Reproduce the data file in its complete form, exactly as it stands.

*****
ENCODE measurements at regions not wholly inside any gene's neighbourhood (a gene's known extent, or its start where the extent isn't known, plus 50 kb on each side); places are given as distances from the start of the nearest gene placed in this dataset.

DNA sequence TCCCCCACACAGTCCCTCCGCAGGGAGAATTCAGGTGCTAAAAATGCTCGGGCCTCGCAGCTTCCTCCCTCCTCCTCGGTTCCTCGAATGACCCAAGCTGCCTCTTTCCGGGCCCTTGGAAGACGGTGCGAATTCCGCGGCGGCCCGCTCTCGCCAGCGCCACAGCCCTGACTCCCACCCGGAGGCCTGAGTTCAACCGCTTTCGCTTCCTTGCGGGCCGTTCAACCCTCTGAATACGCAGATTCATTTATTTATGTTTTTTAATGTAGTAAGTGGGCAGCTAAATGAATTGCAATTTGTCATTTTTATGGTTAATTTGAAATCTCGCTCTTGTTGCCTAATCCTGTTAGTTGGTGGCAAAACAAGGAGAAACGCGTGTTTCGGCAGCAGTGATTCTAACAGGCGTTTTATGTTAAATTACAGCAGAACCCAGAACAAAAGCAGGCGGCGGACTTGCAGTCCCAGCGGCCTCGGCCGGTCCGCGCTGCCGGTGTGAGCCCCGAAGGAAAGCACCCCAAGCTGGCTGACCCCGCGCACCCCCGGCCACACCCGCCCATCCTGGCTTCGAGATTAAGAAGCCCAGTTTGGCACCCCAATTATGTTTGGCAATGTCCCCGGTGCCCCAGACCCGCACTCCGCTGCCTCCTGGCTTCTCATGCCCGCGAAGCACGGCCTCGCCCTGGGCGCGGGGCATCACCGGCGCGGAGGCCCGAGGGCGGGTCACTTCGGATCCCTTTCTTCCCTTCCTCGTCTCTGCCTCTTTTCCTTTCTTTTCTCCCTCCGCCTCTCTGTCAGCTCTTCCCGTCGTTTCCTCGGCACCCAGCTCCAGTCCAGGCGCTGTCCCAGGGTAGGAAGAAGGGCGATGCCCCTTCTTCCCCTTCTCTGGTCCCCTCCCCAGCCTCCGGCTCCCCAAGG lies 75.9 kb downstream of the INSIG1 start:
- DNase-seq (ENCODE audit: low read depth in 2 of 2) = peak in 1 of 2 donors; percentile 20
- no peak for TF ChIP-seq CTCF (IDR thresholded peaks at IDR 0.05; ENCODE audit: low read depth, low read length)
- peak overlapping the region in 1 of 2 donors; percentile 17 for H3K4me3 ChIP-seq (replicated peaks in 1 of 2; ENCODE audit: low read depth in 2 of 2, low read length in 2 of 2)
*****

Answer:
ENCODE measurements at regions not wholly inside any gene's neighbourhood (a gene's known extent, or its start where the extent isn't known, plus 50 kb on each side); places are given as distances from the start of the nearest gene placed in this dataset.

DNA sequence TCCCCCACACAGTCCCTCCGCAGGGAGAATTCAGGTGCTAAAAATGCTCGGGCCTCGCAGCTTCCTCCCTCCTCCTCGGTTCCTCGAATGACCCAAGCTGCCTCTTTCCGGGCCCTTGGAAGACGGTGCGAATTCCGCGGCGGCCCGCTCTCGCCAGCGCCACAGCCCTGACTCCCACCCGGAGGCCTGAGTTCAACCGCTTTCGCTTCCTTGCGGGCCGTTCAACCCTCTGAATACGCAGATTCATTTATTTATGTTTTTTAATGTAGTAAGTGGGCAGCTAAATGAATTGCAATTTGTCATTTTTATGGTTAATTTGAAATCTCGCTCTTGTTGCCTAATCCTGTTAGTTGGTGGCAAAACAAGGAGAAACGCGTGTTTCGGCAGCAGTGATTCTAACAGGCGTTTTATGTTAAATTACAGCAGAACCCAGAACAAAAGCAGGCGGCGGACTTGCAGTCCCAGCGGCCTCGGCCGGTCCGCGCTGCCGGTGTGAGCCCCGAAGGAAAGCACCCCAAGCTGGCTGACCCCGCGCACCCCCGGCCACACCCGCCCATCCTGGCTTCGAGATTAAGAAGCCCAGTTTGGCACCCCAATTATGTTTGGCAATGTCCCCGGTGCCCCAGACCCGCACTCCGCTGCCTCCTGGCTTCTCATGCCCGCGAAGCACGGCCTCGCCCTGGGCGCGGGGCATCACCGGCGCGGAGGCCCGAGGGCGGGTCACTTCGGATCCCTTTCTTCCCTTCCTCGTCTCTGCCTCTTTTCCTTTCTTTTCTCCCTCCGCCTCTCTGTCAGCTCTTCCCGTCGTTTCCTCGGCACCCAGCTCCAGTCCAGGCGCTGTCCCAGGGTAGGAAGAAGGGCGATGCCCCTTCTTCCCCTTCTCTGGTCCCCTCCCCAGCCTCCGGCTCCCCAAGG lies 75.9 kb downstream of the INSIG1 start:
- DNase-seq (ENCODE audit: low read depth in 2 of 2) = peak in 1 of 2 donors; percentile 20
- no peak for TF ChIP-seq CTCF (IDR thresholded peaks at IDR 0.05; ENCODE audit: low read depth, low read length)
- peak overlapping the region in 1 of 2 donors; percentile 17 for H3K4me3 ChIP-seq (replicated peaks in 1 of 2; ENCODE audit: low read depth in 2 of 2, low read length in 2 of 2)